Cornwall - Mar. 24, 2011 - In the late 1980s and early 1990s, Peter Gatien was a king, and the New York City club scene was his kingdom.
The Limelight, Palladium, Club USA and Tunnel were among the nightclubs that he ran before his empire came crashing down.
It was surely a much different world than his hometown of Cornwall, where Gatien got his start in the nightclub business.
And it started in the most Canadian of ways – a game of hockey.
Gatien lost his left eye in a childhood hockey accident, and he received a $13,000 insurance payment which he used to open up a jeans store in his hometown. A few years later, he opened The Aardvark in downtown Cornwall, booking the rock band Rush as his opening act. The venue was a hit, and Gatien eventually looked for bigger opportunities south of the border.
“I think my best quality as a youngster was I was just beyond naive. I had the second largest club in America in '76, and going into the project I never once for a second thought, 'What happens if this doesn't work?',” Gatien said in a 2006 interview with Canadian Business Online.
Mayor Rudy Giuliani's campaign to clean up New York City eventually clashed with Gatien's clubs. A high-profile murder case involving a former “Club Kid” who was a fixture at Gatien's clubs didn't help matters. There were club raids, and Gatien was eventually nabbed on tax evasion charges. He pled guilty in 1999. In 2003, he was deported to his homeland.
A few years ago, Gatien was involved with a new club in Toronto called CiRCA, but he eventually severed his ties with the establishment, and it closed down last year.
These days, the trademark eye-patch that Gatien once wore is now gone and his New York club days are well behind him, but he hasn't been forgotten in the Big Apple.
Gatien's clubs and the events surrounding them have been covered in a few different books – one of which was later made into the movie Party Monster – and he's even gotten a shout-out in the song Foundation by rapper Jay-Z (in it, he raps, "Me and my operation, running New York nightscene, with one eye closed, like Peter Gatien”).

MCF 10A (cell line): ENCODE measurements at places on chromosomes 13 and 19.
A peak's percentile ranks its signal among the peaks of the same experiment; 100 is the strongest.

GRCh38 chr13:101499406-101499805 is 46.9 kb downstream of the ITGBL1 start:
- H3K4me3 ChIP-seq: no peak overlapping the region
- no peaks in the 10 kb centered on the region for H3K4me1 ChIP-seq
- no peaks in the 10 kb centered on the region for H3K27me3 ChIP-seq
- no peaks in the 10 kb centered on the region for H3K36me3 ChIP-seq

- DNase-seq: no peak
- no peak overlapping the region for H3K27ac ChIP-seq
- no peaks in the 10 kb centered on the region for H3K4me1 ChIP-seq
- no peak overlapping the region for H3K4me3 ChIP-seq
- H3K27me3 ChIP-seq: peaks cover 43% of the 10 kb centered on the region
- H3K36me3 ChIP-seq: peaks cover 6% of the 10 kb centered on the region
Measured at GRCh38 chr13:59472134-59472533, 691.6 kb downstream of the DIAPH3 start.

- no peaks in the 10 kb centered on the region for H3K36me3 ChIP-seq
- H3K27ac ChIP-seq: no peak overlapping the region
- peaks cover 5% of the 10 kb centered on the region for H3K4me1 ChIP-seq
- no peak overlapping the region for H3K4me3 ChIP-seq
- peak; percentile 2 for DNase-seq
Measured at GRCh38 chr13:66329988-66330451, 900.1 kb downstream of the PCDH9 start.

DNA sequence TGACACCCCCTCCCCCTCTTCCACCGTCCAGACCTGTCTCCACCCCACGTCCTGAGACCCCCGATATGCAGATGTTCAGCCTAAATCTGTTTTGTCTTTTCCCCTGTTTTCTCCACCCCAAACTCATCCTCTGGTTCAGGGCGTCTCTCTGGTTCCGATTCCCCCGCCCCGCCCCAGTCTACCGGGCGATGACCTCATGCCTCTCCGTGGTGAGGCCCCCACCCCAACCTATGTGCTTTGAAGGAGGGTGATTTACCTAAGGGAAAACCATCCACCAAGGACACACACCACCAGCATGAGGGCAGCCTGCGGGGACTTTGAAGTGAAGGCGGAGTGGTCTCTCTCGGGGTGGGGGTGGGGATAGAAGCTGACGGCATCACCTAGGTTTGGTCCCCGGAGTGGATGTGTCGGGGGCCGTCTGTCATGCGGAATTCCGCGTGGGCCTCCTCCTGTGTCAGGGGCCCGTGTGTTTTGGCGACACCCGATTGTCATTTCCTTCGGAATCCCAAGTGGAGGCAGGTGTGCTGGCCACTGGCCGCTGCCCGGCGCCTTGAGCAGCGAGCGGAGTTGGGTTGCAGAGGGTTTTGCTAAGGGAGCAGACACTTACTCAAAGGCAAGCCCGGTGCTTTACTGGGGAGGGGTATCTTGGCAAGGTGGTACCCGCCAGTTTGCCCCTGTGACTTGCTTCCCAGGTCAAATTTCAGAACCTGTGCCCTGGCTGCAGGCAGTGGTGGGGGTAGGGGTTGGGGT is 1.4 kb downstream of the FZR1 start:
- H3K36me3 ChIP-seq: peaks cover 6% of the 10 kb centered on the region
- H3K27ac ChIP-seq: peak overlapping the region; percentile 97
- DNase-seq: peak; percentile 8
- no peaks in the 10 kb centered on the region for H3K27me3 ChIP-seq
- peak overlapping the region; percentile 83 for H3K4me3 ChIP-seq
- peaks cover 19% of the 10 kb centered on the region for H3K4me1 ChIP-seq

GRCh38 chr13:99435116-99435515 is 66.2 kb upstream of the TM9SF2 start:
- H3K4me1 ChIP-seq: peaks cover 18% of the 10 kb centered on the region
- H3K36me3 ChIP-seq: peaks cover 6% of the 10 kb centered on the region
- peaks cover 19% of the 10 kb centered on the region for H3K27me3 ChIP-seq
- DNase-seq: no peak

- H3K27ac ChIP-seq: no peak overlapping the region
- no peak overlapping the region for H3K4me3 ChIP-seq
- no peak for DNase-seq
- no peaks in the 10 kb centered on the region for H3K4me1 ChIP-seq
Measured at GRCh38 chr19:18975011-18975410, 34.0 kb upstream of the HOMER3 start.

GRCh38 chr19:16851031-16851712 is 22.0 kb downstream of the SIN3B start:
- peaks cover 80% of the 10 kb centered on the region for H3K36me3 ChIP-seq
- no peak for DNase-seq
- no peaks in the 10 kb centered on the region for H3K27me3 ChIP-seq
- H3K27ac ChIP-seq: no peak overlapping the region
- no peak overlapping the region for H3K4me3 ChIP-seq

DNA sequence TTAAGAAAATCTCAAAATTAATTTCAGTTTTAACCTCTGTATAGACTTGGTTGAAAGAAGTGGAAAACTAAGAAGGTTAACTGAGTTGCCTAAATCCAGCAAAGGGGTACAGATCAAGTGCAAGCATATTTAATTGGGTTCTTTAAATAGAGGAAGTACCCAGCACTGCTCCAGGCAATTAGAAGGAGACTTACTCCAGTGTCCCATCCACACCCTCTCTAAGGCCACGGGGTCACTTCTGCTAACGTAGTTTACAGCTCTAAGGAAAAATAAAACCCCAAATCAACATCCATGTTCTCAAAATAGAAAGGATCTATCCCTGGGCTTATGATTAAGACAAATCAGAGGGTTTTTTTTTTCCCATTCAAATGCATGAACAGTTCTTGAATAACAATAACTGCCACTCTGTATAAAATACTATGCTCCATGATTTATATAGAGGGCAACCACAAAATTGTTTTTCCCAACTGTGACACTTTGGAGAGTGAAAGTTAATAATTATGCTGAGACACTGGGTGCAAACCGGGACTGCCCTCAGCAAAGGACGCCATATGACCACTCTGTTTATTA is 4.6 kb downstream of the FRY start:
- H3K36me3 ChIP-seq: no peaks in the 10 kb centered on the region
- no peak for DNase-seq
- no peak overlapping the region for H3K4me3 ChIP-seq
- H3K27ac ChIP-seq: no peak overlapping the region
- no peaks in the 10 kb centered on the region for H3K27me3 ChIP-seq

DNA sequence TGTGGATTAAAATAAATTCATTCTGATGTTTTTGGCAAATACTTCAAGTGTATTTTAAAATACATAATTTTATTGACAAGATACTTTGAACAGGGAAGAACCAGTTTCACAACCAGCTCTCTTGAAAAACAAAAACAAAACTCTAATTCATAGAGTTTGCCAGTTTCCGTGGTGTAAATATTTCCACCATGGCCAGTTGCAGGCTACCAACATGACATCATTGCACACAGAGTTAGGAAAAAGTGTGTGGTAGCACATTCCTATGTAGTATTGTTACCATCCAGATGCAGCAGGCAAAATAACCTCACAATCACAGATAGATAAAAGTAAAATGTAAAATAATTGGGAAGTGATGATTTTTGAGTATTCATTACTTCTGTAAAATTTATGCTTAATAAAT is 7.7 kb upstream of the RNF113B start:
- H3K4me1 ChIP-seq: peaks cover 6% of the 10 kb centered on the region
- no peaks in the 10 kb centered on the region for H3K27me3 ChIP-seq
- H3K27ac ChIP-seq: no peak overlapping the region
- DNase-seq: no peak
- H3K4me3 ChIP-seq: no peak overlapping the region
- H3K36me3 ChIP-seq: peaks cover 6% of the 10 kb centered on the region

Next month, the Tribeca Film Festival in New York City will premiere Limelight, a new documentary about Gatien's rise and fall amidst Giuliani's rule of New York.
Interestingly, the film is produced by Gatien's daughter, Jen (you can read more about her involvement in the project here).
And to think, it all stemmed from a game of hockey and a rock bar on First Street East.
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Speaking of hockey, it's definitely a good time to be a local hockey fan.
The Colts open their second-round series tonight at home against their Highway 401 rivals, the Brockville Braves, in what promises to be a great round of hockey.
This is the deepest roster that Cornwall has had in some time, and if the Colts continue to get balanced scoring up front and strong goaltending from Pete Karvouniaris, they should stand to do well.
The playoffs also marks the final kick at the can for a number of seniors on the team, including Jacob Laliberte, Leslie Lavictoire, Matt Jacobs, Sean Blunden, Sam Gilbert, Michael Rowbotham and Karvouniaris. They'd probably like nothing better than to finish their junior hockey careers on a winning note.
Meanwhile, on Cornwall Island, the Akwesasne Warriors will have a chance to win the first-ever Federal Hockey League championship on Friday night with a win over the New York Aviators.
The FHL has certainly faced some challenges in its inaugural season, but it soldiered on and made it to the finish line.
I remember speaking to some of the Warriors players during one of the first days of training camp last fall, and even they weren't sure what to expect from the new league. Then Pat Deraspe arrived at the arena with friend and former NHLer Pierre Dagenais, and the pro hockey experiment in Akwesasne suddenly took on a whole new dimension.
Whatever you think of the FHL, this much is true: the players worked hard and travelled long distances to make it to this point, so that should count for something.